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  7. Once again an enchanting snow theme from you. Those sledges have a such a rural feeling to them. Makes one want to sit in front of a fire with a warm blanket and a hot toddy.

    Btw, how do you manage to paint and still post all our mini's?

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    1. Thanks Anne. Except for the muskets and military headgear they would be quite idyllic little models.

      In regards to my own work, this year I made a promise to myself that I'd block-out an hour each night for my own work, no matter how many entries are in the queue. Its made all the difference as this year I feel more like a participant than purely an administrator.

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  8. Hah! Beautiful work. I would have put money on you entering these this round.

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    1. I HATE being predictable but thank you for your kind words. ;)

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  9. Beautiful winter scene Curt! love those sledges!

    Christopher

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  10. Wonderful work for your winter wonderland again.
    Cheers

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    1. Cheers Kiwi. It wasn't a Bing Crosby Christmas for these lads to be sure.

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  11. As if those poor Frenchies didn't have enough on their plate facing "General Winter" a couple of weeks ago. Now they've got dastardly cossacks to cope with as well. As with your last bonus round entry, these superbly finished figures really capture the full wretchedness of the retreat. Once again, very well done Sir.

    For those who haven't read Marbot's "Memoires", they are a rattling good read, with the gallant Colonel (upon whom Conan Doyle based Brigadier Gerard) showing remarkable foresight in September by ordering his Regiment to gather sheepskin coats - something they resented at the time, but were extremely grateful once the snow started to fall.

    Pip pip

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    1. Thank you Provost Marshal, very kind of you.

      I agree, Marbot's memoirs are a great read and one of the few first-hand accounts of the Retreat (plus many other events).

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  12. The points are in your bag Curt, I don't think anyone's gonna top this!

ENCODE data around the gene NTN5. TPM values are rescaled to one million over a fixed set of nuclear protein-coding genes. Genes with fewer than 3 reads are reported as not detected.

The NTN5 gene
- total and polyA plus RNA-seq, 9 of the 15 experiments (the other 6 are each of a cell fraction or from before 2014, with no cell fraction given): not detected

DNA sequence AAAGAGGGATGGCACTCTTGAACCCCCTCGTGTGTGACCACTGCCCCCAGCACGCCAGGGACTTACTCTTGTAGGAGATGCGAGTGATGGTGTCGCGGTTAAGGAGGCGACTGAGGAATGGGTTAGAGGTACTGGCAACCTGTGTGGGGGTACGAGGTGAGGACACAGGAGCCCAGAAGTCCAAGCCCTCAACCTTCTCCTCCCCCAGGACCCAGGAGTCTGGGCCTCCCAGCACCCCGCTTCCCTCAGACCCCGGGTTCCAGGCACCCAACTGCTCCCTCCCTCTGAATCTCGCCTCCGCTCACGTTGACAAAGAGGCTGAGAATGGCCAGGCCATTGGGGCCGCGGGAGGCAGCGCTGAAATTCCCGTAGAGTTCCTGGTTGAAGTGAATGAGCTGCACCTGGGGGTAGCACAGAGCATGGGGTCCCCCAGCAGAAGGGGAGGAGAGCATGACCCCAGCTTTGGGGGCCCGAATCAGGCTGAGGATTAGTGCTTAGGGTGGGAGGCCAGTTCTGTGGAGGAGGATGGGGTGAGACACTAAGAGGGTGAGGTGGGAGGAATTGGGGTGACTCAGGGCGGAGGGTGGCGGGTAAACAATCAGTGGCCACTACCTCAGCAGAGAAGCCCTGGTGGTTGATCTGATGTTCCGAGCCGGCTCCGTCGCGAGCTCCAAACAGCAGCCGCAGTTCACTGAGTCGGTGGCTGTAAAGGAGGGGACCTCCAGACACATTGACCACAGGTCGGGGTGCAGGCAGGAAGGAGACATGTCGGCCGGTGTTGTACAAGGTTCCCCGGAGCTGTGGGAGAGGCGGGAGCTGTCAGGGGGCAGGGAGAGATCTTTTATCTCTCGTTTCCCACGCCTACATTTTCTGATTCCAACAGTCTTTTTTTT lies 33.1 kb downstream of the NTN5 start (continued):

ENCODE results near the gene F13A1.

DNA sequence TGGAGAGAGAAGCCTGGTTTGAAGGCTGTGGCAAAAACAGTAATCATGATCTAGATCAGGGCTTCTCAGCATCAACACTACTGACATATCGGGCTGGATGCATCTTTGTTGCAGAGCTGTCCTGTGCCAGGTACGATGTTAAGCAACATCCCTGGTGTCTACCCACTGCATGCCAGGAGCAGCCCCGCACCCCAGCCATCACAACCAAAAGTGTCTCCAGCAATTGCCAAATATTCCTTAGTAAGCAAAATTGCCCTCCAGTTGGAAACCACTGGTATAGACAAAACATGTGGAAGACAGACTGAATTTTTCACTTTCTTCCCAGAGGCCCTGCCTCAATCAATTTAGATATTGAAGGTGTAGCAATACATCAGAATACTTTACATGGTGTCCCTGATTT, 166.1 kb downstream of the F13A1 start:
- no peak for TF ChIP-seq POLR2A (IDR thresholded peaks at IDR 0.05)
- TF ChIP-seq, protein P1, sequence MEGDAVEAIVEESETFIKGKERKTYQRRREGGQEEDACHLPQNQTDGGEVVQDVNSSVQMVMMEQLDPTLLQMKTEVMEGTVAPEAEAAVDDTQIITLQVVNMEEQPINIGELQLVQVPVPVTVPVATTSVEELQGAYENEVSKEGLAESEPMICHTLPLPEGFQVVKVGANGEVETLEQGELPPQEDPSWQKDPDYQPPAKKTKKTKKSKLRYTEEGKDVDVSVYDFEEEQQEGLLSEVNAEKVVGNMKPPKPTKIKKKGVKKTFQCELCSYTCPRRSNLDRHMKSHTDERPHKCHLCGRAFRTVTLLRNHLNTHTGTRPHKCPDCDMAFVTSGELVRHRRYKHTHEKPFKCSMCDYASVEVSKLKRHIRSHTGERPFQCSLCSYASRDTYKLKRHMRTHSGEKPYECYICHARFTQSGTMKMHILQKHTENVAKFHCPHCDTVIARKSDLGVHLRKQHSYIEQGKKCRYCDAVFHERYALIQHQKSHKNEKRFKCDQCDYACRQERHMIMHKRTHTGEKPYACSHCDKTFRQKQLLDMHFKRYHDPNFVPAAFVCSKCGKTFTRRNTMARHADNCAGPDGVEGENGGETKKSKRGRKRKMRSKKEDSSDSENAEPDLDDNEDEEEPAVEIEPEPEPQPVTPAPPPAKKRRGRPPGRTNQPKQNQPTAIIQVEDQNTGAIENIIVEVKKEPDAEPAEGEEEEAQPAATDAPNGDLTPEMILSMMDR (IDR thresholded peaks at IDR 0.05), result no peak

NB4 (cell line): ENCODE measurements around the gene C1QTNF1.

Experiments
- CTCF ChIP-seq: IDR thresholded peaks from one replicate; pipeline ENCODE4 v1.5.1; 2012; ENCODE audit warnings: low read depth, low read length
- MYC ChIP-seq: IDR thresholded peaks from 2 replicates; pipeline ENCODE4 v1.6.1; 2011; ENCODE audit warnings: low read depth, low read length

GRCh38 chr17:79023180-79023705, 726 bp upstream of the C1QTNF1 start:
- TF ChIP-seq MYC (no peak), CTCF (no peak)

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    1. Hmm, thanks Ray but I think we'll have another close race for this one.

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  13. Curt, you've just got to stop this dashing through the snow nonsense, you're going to sweep the painting competition, by unanimous consent. Again, they're quite splendid, if not as colorful as the last bit of trudgers.

    The Cossacks are especially fine - I have to go through the lead pile for mine and move them further up the queue.

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    1. Cheers Rob, very kind of you to say. Yes! The Cossacks are superb sculpts, with each one exhibiting so much character and animation. I can't wait to debut them in a skirmish game. I'm aiming for late next month but we'll see.

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  14. Lovely stuff, Curt. Kay, the arborist, is very impressed with the poplar/birch trees, which is high praise indeed. Your focus on the Retreat is one of the highlights of this year's challenge.
    I am now wondering of the Perry Cossacks would not look out of place in an 18th century army. Hmmm.
    Cheers,
    Michael

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    1. Thanks very much Michael, very kind of you both.

      Yes, I think these Cossacks could easily serve for 18th century service and their uniform and equipment stayed pretty static for generations.

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  15. Fantastic work again Curt. I'm amazed you can find the time to paint during the Challenge, but I'm glad you do otherwise we wouldn't get treated to such fine eye-candy!

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    1. Thanks for the kind words Lee. This year I promised myself I'd leave a bit of time each night to work on my own stuff and it has made all the difference as I've been able to reduce some of my project backlog with the rest of you!

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  16. I am speechless. Utterly Brilliant.

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  17. Curt
    Well done. I suspected that we might see these in the vehicle round. Have you a Marshall Ney for the heroes round?
    Cheers
    PD

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    1. Thanks Peter. It would be the easy thing to do...

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  18. It is a fantastic painting work, Curt. Really nice. I am awaiting a game with them...

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    1. Thanks! I'm wanting a game as well! But I need to get a bunch more done...

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  19. Excellent work! The snow is awesome.

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    1. Coming from a Montrealer that is a compliment indeed!

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  20. Way to go dude - amazing stuff.

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    1. Cheers Greg - I hope I can get enough done for our get together next month.

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  21. Another slay-er entry Curt, these are great

    Ian